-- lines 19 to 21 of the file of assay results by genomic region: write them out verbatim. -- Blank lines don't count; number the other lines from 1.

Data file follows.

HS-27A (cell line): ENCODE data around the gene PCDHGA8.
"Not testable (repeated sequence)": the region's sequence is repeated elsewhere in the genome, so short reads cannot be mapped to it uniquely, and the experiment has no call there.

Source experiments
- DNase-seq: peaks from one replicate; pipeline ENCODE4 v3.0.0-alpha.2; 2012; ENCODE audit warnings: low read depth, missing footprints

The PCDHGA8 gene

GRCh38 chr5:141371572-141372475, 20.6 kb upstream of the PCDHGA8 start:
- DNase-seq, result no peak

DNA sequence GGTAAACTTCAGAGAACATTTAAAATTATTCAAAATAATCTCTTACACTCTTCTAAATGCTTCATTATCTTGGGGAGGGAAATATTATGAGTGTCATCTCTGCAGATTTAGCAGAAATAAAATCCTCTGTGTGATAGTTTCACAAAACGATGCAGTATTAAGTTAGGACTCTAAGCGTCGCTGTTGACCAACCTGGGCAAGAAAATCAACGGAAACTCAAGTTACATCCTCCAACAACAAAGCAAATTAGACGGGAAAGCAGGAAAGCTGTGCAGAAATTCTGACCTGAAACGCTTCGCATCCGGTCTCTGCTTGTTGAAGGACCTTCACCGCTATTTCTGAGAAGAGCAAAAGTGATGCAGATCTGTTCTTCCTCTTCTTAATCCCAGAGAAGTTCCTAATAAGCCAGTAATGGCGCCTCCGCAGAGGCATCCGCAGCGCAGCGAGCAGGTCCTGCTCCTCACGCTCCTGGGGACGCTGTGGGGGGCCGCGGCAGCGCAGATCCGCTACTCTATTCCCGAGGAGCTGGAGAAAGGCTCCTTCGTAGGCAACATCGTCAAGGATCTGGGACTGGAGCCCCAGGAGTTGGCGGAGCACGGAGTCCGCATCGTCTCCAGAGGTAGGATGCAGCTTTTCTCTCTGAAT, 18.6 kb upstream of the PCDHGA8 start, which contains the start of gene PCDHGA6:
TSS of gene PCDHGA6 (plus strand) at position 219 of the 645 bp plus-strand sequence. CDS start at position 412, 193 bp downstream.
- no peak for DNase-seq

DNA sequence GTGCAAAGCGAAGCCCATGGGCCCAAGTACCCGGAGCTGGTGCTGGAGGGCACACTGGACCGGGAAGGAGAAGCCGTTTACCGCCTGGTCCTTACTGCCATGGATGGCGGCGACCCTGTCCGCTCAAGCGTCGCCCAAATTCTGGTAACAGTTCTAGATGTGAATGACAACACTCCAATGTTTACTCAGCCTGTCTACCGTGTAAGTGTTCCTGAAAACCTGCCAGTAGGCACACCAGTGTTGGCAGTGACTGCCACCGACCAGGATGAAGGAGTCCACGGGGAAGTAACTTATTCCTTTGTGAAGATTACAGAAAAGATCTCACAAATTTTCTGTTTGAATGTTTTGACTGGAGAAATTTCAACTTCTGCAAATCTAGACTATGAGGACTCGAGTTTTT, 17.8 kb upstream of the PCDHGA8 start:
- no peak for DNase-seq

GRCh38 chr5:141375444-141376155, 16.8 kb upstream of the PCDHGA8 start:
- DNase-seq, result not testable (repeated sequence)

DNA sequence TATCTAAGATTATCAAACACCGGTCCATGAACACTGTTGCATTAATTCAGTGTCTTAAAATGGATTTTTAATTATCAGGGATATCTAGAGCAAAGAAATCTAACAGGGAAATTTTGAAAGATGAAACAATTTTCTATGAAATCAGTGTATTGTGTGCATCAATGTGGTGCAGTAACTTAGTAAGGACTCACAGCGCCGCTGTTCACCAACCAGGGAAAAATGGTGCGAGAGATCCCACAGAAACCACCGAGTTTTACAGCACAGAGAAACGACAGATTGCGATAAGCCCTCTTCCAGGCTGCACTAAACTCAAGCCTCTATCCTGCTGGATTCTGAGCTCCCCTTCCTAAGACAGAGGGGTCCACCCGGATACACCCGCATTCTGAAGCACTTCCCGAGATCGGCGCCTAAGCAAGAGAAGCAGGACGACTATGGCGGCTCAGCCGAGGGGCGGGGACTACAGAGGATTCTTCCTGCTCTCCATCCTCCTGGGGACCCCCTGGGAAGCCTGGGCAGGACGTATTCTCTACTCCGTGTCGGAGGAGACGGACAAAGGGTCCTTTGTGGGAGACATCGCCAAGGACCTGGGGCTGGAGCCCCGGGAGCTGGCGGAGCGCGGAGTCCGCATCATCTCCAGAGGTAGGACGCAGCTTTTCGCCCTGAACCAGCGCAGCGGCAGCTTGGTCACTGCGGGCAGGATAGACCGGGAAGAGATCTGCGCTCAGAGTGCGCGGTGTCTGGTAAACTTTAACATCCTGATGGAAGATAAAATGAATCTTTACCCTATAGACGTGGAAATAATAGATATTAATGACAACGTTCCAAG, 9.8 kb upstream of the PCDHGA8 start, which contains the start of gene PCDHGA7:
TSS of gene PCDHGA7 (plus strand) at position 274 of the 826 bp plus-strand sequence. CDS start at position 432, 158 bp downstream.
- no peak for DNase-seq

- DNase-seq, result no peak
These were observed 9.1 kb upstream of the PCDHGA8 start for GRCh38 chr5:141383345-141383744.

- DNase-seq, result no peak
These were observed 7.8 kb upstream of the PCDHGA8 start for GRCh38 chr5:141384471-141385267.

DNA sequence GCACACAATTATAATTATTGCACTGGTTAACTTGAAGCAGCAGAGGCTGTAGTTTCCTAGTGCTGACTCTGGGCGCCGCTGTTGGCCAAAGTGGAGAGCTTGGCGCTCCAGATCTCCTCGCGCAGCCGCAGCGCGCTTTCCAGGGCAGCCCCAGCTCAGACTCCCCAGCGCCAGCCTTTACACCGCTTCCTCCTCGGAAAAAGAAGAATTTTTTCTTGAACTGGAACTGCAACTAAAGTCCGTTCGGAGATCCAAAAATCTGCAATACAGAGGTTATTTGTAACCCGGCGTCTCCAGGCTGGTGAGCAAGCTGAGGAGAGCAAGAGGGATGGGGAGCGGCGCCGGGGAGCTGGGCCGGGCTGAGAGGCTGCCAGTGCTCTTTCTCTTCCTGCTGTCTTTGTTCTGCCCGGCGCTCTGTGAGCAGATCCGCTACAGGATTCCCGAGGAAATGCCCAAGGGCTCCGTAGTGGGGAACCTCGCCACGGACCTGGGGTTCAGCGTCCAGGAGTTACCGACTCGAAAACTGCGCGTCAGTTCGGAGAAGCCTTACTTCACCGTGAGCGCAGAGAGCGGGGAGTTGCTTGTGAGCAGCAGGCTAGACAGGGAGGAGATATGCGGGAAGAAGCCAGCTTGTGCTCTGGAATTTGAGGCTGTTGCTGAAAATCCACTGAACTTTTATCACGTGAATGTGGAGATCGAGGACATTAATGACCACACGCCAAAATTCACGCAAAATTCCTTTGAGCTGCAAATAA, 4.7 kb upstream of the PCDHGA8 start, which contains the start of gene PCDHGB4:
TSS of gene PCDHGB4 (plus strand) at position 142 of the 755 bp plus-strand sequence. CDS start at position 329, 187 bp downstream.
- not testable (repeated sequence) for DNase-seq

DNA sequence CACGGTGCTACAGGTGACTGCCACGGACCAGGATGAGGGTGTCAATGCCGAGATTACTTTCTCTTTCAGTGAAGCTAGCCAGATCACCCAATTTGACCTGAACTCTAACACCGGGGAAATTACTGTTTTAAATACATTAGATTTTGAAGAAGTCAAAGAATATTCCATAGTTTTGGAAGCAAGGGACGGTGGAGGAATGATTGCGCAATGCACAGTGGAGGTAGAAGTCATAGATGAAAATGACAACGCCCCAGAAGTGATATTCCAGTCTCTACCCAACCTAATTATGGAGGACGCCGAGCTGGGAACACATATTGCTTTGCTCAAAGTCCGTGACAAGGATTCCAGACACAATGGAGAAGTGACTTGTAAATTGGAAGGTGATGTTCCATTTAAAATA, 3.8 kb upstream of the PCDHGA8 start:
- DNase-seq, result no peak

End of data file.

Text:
These were observed 9.1 kb upstream of the PCDHGA8 start for GRCh38 chr5:141383345-141383744.

- DNase-seq, result no peak
These were observed 7.8 kb upstream of the PCDHGA8 start for GRCh38 chr5:141384471-141385267.